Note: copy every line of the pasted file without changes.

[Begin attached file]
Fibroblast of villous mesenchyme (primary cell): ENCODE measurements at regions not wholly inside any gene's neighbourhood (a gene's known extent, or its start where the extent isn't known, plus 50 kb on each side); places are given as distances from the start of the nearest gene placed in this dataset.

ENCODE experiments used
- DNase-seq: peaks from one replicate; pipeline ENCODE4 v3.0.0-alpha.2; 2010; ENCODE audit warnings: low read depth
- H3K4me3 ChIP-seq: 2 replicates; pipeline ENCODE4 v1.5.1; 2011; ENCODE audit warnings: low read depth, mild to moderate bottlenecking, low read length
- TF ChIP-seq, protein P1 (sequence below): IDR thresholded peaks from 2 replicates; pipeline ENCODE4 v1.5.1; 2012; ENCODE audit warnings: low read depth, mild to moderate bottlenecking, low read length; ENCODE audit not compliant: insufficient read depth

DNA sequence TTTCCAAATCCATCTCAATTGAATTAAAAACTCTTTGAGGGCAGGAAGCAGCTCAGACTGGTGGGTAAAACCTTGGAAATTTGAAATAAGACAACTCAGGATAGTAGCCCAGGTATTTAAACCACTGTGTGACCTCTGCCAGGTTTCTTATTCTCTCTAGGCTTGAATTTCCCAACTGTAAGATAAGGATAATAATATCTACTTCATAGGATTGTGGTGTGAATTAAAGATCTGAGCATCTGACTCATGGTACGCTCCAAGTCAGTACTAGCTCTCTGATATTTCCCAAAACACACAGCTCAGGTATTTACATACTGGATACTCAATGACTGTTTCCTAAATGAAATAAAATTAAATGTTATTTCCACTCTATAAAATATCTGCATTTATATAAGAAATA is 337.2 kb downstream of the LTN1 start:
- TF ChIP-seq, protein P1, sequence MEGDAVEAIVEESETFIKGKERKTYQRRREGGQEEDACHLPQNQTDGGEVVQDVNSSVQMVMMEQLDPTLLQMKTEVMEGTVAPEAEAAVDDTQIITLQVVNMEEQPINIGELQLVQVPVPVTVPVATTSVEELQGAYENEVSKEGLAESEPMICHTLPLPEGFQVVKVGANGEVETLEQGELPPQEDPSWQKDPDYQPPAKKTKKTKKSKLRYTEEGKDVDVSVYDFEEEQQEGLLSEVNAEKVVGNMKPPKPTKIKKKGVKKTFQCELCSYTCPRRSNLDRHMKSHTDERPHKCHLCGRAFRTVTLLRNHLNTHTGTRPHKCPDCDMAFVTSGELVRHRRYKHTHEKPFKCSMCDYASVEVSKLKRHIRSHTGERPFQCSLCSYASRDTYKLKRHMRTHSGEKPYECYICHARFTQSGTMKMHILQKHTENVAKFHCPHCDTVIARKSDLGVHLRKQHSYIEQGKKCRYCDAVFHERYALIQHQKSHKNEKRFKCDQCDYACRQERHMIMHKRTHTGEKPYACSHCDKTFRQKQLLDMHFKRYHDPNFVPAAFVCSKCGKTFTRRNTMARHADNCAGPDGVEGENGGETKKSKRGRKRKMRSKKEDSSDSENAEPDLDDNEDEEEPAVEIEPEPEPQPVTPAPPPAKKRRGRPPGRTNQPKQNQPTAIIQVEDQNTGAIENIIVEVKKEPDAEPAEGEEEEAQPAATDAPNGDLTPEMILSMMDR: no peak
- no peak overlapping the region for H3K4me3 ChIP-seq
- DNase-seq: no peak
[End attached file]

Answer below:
Fibroblast of villous mesenchyme (primary cell): ENCODE measurements at regions not wholly inside any gene's neighbourhood (a gene's known extent, or its start where the extent isn't known, plus 50 kb on each side); places are given as distances from the start of the nearest gene placed in this dataset.

ENCODE experiments used
- DNase-seq: peaks from one replicate; pipeline ENCODE4 v3.0.0-alpha.2; 2010; ENCODE audit warnings: low read depth
- H3K4me3 ChIP-seq: 2 replicates; pipeline ENCODE4 v1.5.1; 2011; ENCODE audit warnings: low read depth, mild to moderate bottlenecking, low read length
- TF ChIP-seq, protein P1 (sequence below): IDR thresholded peaks from 2 replicates; pipeline ENCODE4 v1.5.1; 2012; ENCODE audit warnings: low read depth, mild to moderate bottlenecking, low read length; ENCODE audit not compliant: insufficient read depth

DNA sequence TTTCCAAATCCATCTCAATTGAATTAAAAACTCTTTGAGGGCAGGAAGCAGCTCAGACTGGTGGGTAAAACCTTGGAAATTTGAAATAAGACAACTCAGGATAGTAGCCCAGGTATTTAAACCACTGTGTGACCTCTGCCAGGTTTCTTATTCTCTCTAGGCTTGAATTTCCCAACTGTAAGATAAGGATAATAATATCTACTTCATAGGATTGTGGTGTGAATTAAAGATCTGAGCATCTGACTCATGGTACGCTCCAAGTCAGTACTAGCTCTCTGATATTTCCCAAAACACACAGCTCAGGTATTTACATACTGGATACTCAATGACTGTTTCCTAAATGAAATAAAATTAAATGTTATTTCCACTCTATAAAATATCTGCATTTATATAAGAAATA is 337.2 kb downstream of the LTN1 start:
- TF ChIP-seq, protein P1, sequence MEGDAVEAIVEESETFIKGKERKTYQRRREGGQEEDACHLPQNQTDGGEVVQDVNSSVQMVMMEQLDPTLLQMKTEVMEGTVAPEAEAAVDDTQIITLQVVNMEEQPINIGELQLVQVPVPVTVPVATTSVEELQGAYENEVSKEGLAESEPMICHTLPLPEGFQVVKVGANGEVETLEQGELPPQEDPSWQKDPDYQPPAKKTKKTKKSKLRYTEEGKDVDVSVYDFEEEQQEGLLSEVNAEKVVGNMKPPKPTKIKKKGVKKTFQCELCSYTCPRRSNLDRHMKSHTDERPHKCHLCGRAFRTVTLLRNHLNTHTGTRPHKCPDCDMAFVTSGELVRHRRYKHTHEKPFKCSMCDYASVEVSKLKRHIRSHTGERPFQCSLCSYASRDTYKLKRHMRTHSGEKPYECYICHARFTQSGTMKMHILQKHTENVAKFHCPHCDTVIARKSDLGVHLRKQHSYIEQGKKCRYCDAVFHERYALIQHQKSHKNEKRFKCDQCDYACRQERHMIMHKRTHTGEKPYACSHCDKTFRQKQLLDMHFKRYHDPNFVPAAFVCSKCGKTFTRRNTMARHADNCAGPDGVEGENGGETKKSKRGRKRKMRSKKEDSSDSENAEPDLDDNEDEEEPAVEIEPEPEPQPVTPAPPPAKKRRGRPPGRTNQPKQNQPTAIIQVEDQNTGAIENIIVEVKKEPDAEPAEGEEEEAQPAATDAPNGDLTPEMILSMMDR: no peak
- no peak overlapping the region for H3K4me3 ChIP-seq
- DNase-seq: no peak